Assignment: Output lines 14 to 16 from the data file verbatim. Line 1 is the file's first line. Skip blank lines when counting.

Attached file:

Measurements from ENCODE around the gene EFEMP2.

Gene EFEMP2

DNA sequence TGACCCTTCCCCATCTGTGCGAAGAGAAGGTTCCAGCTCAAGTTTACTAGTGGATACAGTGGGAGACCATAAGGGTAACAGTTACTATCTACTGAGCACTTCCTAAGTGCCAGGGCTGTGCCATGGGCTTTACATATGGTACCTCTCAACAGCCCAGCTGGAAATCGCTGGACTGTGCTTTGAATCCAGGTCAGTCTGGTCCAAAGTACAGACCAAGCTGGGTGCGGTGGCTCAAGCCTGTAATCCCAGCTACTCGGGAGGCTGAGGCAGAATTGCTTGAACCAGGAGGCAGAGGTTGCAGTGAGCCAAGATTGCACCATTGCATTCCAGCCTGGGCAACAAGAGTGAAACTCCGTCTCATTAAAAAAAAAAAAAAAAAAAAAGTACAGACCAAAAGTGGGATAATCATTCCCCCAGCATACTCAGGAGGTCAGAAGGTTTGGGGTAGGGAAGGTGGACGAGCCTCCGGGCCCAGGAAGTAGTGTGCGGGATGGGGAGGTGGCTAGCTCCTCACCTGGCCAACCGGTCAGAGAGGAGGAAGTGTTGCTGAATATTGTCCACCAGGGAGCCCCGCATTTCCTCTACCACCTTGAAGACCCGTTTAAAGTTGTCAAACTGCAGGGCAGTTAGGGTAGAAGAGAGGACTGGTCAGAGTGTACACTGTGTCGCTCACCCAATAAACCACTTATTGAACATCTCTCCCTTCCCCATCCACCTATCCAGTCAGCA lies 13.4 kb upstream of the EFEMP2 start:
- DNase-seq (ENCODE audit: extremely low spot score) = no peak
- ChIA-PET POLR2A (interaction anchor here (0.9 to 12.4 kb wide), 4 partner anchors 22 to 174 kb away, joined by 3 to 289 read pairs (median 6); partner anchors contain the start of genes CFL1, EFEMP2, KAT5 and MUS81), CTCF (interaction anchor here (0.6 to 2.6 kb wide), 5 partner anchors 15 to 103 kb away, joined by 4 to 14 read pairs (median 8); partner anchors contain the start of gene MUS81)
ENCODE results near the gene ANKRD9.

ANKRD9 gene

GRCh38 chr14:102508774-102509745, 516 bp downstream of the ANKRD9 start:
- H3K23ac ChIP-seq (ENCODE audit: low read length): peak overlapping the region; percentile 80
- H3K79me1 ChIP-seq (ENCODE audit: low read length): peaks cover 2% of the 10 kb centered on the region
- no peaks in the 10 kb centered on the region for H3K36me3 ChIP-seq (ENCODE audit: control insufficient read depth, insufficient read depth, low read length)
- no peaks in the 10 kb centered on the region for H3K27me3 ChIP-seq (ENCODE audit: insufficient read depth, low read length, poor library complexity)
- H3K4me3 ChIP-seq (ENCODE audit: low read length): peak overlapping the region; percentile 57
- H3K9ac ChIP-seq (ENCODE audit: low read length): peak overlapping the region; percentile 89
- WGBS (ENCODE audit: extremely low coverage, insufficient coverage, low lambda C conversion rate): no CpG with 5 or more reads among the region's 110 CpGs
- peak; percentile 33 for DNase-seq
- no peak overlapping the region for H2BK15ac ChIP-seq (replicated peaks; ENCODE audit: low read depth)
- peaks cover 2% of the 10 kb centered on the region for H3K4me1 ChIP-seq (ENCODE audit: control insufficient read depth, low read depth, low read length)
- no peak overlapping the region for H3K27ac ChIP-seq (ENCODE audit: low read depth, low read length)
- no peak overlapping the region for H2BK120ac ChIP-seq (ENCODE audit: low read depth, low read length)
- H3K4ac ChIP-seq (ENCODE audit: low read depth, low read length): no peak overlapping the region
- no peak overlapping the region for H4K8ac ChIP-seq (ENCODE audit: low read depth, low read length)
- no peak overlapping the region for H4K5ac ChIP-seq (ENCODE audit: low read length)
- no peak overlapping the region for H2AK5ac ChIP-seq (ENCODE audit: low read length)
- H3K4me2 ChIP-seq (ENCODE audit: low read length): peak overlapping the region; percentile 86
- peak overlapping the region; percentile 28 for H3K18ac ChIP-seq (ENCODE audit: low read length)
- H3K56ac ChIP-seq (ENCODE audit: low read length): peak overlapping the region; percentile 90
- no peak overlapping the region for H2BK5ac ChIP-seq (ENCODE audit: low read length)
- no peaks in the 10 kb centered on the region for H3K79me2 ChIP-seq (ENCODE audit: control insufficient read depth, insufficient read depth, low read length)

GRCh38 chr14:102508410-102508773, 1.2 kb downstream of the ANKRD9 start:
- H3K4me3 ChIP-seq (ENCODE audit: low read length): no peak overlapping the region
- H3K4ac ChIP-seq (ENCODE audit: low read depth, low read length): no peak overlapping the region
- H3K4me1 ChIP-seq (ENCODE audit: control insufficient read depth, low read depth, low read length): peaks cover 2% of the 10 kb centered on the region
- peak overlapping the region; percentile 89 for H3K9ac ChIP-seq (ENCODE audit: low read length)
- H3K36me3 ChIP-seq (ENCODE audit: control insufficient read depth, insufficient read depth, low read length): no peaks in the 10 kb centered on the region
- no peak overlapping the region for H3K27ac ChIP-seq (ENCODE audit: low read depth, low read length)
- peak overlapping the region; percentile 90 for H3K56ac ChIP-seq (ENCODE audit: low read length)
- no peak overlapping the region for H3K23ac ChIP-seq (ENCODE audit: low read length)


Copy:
- H3K9ac ChIP-seq (ENCODE audit: low read length): peak overlapping the region; percentile 89
- WGBS (ENCODE audit: extremely low coverage, insufficient coverage, low lambda C conversion rate): no CpG with 5 or more reads among the region's 110 CpGs
- peak; percentile 33 for DNase-seq